Non-Invasive Method to Detect Infection with Mycobacterium tuberculosis Complex in Wild Boar by Measurement of Volatile Organic Compounds Obtained from Feces with an Electronic Nose System

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More effective methods to detect bovine tuberculosis, caused by Mycobacterium bovis, in wildlife, is of paramount importance for preventing disease spread to other wild animals, livestock, and human beings. In this study, we analyzed the volatile organic compounds emitted by fecal samples collected from free-ranging wild boar captured in Doñana National Park, Spain, with an electronic nose system based on organically-functionalized gold nanoparticles. The animals were separated by the age group for performing the analysis. Adult (>24 months) and sub-adult (12–24 months) animals were anesthetized before sample collection, whereas the juvenile (<12 months) animals were manually restrained while collecting the sample. Good accuracy was obtained for the adult and sub-adult classification models: 100% during the training phase and 88.9% during the testing pase for the adult animals, and 100% during both the training and testing phase for the sub-adult animals, respectively. The results obtained could be important for the further development of a non-invasive and less expensive detection method of bovine tuberculosis in wildlife populations.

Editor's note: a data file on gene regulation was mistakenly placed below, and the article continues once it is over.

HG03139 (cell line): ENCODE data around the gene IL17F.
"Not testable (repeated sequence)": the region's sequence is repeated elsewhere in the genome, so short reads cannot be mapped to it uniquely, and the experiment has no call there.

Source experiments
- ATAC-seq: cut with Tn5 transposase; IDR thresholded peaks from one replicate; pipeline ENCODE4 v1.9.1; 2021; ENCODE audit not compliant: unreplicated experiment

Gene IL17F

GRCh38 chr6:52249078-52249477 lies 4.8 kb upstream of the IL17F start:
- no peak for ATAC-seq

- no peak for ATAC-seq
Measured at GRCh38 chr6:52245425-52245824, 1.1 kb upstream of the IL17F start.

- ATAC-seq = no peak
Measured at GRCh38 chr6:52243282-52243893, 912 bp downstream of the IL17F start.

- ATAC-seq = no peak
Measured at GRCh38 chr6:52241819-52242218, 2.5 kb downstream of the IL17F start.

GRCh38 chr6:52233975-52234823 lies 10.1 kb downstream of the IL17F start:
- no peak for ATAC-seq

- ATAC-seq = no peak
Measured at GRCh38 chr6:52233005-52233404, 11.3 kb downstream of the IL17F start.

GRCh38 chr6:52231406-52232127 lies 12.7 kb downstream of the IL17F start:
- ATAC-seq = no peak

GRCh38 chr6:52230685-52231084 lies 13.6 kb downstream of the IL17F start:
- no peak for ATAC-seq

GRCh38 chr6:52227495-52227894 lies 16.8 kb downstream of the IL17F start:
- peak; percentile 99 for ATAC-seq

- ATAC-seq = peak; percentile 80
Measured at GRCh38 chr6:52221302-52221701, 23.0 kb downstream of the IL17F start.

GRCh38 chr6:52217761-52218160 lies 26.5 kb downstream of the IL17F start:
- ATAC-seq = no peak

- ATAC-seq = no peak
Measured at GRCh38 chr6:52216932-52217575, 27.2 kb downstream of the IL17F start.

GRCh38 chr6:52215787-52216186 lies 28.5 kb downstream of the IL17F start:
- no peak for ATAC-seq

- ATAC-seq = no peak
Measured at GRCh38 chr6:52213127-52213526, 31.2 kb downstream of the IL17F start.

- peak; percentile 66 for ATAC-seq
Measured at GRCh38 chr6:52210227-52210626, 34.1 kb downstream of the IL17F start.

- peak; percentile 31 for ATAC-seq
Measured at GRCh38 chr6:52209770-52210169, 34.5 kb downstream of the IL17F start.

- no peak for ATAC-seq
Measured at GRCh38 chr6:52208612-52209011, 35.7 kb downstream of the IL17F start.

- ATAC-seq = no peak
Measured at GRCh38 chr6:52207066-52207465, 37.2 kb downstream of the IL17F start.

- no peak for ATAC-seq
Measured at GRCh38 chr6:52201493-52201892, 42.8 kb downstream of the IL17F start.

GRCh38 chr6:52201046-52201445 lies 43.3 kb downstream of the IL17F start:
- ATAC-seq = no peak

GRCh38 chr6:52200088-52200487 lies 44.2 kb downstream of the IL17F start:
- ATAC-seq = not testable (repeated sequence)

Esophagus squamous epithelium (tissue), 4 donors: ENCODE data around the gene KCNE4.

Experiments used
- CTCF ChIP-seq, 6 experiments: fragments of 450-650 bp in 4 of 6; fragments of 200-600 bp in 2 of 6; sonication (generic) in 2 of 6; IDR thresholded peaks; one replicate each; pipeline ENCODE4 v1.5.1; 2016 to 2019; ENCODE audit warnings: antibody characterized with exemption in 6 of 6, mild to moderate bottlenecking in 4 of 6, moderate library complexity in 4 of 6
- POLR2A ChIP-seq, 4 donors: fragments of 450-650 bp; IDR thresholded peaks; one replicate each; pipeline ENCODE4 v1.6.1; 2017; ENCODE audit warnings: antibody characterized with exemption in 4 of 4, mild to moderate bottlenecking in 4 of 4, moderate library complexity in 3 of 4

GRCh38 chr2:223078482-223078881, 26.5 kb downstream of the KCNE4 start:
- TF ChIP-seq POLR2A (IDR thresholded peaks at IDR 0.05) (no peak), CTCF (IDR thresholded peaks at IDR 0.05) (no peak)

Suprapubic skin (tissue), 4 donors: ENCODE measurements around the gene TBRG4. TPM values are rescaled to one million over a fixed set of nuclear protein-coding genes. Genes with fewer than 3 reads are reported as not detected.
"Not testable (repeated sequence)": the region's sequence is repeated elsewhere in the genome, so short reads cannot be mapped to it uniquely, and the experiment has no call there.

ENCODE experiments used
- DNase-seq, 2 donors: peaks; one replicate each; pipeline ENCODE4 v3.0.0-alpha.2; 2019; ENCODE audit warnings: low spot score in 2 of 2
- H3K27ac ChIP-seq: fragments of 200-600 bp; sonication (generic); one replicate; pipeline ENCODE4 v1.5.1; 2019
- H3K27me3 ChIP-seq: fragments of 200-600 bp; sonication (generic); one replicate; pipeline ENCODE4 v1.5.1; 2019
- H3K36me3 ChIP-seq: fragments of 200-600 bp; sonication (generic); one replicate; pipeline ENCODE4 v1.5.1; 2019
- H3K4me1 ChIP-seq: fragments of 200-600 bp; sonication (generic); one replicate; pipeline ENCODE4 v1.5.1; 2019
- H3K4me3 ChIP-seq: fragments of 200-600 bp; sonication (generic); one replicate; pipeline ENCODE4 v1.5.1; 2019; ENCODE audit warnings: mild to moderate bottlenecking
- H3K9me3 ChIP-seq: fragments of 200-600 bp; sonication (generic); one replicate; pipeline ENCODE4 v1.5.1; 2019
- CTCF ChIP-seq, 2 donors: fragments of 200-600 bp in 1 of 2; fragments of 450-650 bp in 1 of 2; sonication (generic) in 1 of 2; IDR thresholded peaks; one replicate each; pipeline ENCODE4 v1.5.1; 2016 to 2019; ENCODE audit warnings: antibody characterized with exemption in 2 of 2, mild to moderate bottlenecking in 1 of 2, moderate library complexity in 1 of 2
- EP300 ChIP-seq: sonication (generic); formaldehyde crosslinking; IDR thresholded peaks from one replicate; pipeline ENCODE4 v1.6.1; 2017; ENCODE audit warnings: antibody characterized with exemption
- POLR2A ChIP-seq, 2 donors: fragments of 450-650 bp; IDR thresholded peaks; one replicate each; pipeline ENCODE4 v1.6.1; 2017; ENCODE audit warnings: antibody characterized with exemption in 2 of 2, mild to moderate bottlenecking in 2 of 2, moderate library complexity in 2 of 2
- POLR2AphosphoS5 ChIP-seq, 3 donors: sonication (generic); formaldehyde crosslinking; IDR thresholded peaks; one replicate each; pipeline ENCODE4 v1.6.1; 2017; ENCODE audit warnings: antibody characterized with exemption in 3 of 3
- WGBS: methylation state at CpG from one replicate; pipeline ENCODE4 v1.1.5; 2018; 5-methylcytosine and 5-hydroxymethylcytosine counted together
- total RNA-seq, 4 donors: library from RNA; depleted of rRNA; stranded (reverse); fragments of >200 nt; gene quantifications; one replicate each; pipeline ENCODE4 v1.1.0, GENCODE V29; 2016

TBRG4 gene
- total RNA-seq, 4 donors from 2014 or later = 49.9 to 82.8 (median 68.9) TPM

This research was funded by the United States Department of Agriculture, Animal and Plant Health Services, Wildlife Services, National Feral Swine Program, the United States Department of Agriculture, Animal and Plant Health Services, Veterinary Services (contract no. 15-9408-0367), the SaBio Instituto de Investigación en Recursos Cinegéticos (IREC) (MINECO, AEI/FEDER, UE, AGL2016-76358-R), European Union’s Horizon 2020 research and innovation programme under the Marie Skłodowska-Curie grant agreement no. 777832, and COMBIVET ERA Chair, H2020-WIDESPREAD-2018-04, grant agreement no. 857418.